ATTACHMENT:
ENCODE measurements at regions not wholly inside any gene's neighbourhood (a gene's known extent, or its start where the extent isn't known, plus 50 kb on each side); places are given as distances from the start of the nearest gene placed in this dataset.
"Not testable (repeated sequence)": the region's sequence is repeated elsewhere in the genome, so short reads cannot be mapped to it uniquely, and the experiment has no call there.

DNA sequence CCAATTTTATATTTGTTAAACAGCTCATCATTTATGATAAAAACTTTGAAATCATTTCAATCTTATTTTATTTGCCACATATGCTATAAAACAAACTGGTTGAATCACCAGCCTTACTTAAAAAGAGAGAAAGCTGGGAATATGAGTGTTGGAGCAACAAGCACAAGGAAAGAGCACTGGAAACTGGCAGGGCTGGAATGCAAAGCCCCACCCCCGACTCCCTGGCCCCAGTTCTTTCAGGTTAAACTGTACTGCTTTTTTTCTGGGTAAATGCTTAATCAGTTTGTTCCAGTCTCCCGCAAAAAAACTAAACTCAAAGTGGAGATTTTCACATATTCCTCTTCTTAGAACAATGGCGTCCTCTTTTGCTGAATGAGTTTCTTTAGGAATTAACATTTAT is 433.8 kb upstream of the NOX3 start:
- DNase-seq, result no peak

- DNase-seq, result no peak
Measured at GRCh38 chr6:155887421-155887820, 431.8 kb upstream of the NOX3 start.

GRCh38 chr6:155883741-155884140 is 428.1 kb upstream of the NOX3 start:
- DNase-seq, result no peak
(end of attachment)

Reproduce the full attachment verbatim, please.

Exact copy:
ENCODE measurements at regions not wholly inside any gene's neighbourhood (a gene's known extent, or its start where the extent isn't known, plus 50 kb on each side); places are given as distances from the start of the nearest gene placed in this dataset.
"Not testable (repeated sequence)": the region's sequence is repeated elsewhere in the genome, so short reads cannot be mapped to it uniquely, and the experiment has no call there.

DNA sequence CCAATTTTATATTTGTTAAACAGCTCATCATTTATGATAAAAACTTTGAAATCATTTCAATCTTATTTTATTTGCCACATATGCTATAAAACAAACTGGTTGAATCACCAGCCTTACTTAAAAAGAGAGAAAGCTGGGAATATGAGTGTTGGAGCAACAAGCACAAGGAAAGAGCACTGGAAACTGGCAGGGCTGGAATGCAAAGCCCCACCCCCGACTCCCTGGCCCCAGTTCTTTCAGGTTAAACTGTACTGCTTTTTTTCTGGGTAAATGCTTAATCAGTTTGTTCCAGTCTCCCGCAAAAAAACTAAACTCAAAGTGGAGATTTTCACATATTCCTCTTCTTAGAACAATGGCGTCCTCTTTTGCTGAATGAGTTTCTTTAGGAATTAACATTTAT is 433.8 kb upstream of the NOX3 start:
- DNase-seq, result no peak

- DNase-seq, result no peak
Measured at GRCh38 chr6:155887421-155887820, 431.8 kb upstream of the NOX3 start.

GRCh38 chr6:155883741-155884140 is 428.1 kb upstream of the NOX3 start:
- DNase-seq, result no peak